By Abriana Jetté
Sayreville, NJ, USA

Three years ago, for the Summer 2015 edition of Stay Thirsty Magazine, I wrote about Brynne Rebele-Henry’s evocative voice and her poetry’s tendency to scratch at the mystery of being. Since then, she has become the youngest writer ever to receive the Donald Hall Prize in Poetry and has won numerous awards for her writing, including the 2016 Adroit Prize for Prose, the 2015 Louise Louis/Emily F. Bourne Award from the Poetry Society of America, and a 2017 Glenna Luschei Award from Prairie Schooner.

This Fall, I caught up with Brynne Rebele-Henry to talk about the journey that has led her to such distinction.

ABRIANA JETTÉ: You’re the youngest recipient of The Donald Hall Prize in Poetry to date. What effect do you think your age has on your work with regard to your process of writing and publishing, and all that rests between?

Brynne Rebele-Henry

BRYNNE REBELE-HENRY: I started writing and publishing when I was fourteen when I wrote my first book, Fleshgraphs, and a draft of my first novel. I’ve been living with the protagonists in my first novel for so long it feels like I almost grew up with them.  I started the book when I was younger than my characters are and I’m now older than them when the book starts. I think writing about young lesbians as a young lesbian gave me an immediate insight into representing that experience. I’m turning 19 this fall, so I’ve been publishing for five years now.

ABRIANA JETTÉ: Your debut collection Fleshgraphs used prose-poetry to address complex issues of the body, womanhood, desire, and fear. It is highly influenced by our #IRL [In Real Life] dystopian internet culture. What influences do you see online and digital spaces having on the literary community?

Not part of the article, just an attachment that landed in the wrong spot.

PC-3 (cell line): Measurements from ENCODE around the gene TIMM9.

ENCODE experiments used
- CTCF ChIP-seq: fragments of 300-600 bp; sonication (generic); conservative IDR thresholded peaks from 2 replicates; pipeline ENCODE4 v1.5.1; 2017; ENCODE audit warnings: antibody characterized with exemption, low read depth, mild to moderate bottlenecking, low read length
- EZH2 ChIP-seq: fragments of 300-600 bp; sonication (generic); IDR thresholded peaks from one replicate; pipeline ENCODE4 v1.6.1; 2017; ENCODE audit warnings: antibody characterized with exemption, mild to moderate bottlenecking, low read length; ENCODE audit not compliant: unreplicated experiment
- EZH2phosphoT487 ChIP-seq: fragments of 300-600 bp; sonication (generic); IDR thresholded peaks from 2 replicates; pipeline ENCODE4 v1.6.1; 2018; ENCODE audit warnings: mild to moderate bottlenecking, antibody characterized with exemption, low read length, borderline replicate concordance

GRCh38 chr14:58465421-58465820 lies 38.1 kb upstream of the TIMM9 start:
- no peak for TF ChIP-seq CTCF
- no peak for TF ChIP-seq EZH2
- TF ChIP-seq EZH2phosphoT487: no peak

BRYNNE REBELE-HENRY: Online journals, social media, and the internet in general has made literature more accessible, particularly for young people, and to find representation in books, which is a beautiful thing to witness.

ABRIANA JETTÉ: Much of your work revisits ancient tales and takes what’s already quite dark and makes it darker, sadder, at times more intimate. Your upcoming YA [Young Adult] novel, Orpheus Girl, modernizes the characters and narrative of the myth in a way that highlights prominent social issues surrounding homophobia, innocence, and loss. What about myth intrigues you most? Why Orpheus?

BRYNNE REBELE-HENRY: I grew up reading myths, and I’ve always loved the tradition of taking these ancient stories and continuously reshaping them over hundreds of years. No one retelling is exactly the same. I think there’s such a potential in that, which is why I’ve always loved writing about myths. Orpheus has always intrigued me because I’ve always found it to be such a tragic story of loss and a failed search for redemption. My novel is about conversion therapy, but at its heart, it’s a lesbian love story.

ABRIANA JETTÉ: For me, it’s Persephone. The going. The returning. The pull between two worlds. Orpheus is that embodiment of music and myth, of course. All myth is music and history and lesson wrapped in one. Which is also poetry. Your writing contains multiple forms – how has being a poet informed your fiction? What pulled you towards the fiction form for this story? What makes you decide between a poem, a piece of fiction, or a piece of nonfiction?